Sophie Calle and Rembrandt at the Gardner
Frederick Project: Missing
Wednesday, April 1, 2020
Yesterday I wrote about a Rembrandt self-portrait that is still to be seen at the Isabella Stewart Gardner Museum. Today, thinking of recent news of a painting stolen from a coronavirus closed museum, I want to write about a Rembrandt self-portrait that isn't still to be seen at the Gardner.
Seven years ago, there was a Sophie Calle installation at the Isabella Stewart Gardner Museum. It was a reconfiguration of an earlier project, done in 1990, immediately after the theft of thirteen important works from the Gardner’s collection.
In 1990, Calle had been in Boston quite a bit, and had been spending time with Vermeer’s The Concert. After it, and the other works were stolen from the Gardner, she did a project interviewing different people about the missing paintings. Their memories of them were very beautiful. She called it Last Seen...
Some of this material was then included in the later installation, from 2013, which was when I encountered it. Perhaps appropriately, I cannot find my photographs of the texts, which were mounted large on the walls, next to large color photographs of the empty places. The texts and photographs were the works of the exhibition. The exhibition also included a later set of Calle photographs and interviews, called What Do You See?, which showed the backs of individuals who were looking at the recently rehung frames for the missing works.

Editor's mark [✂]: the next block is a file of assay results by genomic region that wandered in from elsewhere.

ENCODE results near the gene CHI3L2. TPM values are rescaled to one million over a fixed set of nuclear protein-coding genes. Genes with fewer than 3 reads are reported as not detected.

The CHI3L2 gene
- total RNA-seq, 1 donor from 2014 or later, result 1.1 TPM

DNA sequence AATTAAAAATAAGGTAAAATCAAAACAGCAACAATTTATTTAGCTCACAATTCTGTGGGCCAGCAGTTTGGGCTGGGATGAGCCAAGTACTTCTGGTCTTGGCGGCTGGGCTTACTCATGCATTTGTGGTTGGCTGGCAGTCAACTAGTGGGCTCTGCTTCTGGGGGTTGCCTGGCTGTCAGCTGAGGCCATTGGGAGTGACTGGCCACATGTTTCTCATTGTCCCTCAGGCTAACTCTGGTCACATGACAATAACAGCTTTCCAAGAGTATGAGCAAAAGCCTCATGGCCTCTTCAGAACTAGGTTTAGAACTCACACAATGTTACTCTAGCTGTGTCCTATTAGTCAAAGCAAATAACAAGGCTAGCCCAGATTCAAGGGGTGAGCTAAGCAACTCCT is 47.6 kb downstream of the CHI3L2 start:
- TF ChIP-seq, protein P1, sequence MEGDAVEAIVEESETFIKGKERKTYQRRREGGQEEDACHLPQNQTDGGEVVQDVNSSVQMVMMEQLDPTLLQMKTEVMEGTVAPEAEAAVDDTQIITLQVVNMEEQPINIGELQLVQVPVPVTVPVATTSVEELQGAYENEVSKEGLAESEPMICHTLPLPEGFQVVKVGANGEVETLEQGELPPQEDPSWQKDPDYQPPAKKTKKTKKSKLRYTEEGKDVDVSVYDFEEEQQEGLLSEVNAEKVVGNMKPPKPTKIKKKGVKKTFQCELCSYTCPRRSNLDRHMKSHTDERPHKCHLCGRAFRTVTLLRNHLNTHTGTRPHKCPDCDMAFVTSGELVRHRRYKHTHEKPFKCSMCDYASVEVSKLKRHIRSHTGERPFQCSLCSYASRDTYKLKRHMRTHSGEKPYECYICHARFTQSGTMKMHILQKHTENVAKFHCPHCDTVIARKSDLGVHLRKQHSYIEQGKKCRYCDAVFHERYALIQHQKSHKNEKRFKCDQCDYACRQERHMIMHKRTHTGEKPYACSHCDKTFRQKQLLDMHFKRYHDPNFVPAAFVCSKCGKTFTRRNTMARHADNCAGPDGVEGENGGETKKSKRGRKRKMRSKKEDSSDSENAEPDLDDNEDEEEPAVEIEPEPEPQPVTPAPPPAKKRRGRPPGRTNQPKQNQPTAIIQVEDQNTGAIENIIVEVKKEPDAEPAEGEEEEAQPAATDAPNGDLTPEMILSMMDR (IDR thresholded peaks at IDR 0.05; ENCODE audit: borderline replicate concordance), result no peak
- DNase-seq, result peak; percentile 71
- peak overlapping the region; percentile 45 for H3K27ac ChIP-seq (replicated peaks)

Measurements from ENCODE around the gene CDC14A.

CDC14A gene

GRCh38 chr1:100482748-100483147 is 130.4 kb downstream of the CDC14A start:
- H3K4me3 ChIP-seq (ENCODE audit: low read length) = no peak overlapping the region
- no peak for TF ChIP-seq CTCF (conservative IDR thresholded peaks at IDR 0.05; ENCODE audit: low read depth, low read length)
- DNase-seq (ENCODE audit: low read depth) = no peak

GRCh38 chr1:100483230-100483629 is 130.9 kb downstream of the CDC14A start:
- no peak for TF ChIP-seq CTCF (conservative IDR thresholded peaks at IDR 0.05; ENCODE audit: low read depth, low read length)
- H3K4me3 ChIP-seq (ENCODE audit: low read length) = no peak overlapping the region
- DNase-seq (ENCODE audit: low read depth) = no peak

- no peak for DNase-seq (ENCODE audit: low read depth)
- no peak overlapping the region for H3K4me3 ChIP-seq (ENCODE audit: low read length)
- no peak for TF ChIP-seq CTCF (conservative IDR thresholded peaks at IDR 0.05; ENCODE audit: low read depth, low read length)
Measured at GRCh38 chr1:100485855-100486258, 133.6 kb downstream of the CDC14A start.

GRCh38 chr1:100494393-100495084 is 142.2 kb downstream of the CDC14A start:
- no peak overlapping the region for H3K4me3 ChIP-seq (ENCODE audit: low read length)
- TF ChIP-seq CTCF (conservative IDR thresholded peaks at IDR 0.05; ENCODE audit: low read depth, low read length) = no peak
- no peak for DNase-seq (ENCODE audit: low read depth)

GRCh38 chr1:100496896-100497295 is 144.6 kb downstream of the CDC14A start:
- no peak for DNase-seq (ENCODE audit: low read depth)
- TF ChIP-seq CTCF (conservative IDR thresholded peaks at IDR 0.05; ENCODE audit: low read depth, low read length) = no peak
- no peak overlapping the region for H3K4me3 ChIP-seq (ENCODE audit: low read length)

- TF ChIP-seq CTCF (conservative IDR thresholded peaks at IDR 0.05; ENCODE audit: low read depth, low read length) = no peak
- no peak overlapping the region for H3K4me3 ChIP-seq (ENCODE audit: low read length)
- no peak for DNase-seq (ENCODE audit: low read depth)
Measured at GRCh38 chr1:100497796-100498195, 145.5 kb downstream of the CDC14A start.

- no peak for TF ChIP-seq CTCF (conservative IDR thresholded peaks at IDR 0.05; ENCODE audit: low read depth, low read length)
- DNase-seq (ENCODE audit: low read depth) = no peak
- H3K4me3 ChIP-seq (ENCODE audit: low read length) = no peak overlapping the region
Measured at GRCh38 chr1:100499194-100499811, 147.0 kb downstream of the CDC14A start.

What I remember best from the Calle show came from an interview, from 1990, with a guard from the museum, who said that she, I’m pretty sure it was a woman, used to look for the little drawing of the Rembrandt self-portrait each day. It was mounted low down, and to one side, you sort of had to know where it was to see it. And she had some very nice phrase for the sense of a greeting each day.
Rembrandt Van Rijn, Portrait of the Artist as a Young Man, etching, 1 ¾ x 2 inches, 1633. Last seen at the Isabella Stewart Gardner Museum in 1990.
Most of the painting that has been made in the last 64,000 years has gone missing. Some of it turns up again. But paintings are aware of their odd combination of permanence and ephemerality, and this is part of what makes them precious, and makes each one seem like a portal into the realm of painting itself, where perhaps all those missing paintings have gone.
It is unlikely that the guard will ever see her little etching again. Still, because of the work of Sophie Calle, I know that one of the people Rembrandt made that etching for did get to live with it for years.